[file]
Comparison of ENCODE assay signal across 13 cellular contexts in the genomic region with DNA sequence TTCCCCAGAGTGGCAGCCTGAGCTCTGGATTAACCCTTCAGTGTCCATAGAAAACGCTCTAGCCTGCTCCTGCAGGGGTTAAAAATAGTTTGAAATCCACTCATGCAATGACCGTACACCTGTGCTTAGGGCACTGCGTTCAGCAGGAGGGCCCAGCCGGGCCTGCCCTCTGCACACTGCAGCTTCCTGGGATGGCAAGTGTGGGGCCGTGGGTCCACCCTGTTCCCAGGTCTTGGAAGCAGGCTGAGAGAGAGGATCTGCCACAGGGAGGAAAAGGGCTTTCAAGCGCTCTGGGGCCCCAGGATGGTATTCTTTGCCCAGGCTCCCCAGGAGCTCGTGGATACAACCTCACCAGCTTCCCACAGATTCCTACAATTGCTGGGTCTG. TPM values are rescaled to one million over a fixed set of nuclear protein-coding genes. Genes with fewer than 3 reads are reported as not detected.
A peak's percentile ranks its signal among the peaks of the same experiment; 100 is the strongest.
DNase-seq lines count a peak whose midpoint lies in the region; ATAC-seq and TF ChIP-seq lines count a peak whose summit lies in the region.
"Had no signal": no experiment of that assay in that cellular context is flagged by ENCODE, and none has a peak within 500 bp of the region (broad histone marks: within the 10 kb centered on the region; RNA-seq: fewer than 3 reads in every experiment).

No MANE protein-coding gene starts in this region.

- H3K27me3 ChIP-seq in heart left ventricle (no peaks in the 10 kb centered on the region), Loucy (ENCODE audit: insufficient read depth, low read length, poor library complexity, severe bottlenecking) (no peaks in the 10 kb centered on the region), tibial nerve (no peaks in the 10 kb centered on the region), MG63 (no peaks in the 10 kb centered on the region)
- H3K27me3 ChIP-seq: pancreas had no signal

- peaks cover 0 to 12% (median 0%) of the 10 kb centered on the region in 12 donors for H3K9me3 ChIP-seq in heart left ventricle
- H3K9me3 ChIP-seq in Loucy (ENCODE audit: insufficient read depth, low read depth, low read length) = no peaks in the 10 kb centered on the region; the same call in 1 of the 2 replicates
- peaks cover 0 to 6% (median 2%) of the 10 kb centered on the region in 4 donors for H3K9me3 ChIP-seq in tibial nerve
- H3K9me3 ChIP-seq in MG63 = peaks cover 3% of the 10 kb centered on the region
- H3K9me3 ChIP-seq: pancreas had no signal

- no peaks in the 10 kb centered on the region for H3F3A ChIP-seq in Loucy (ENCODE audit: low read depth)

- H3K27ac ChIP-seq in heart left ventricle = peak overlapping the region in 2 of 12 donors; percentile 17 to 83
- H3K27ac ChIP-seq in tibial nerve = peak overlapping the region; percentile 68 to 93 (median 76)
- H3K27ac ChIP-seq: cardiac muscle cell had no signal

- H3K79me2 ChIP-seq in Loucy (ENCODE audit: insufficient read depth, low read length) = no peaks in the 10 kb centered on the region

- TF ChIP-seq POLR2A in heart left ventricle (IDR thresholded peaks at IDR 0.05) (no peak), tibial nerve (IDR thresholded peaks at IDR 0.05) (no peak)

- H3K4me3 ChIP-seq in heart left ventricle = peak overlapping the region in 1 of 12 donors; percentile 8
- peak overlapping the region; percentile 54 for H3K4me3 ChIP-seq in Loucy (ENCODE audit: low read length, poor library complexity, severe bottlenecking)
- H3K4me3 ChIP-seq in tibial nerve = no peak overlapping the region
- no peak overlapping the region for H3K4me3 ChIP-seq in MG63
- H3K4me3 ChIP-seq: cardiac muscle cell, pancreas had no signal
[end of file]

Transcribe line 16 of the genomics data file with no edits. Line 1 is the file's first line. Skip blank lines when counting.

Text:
- H3K27ac ChIP-seq: cardiac muscle cell had no signal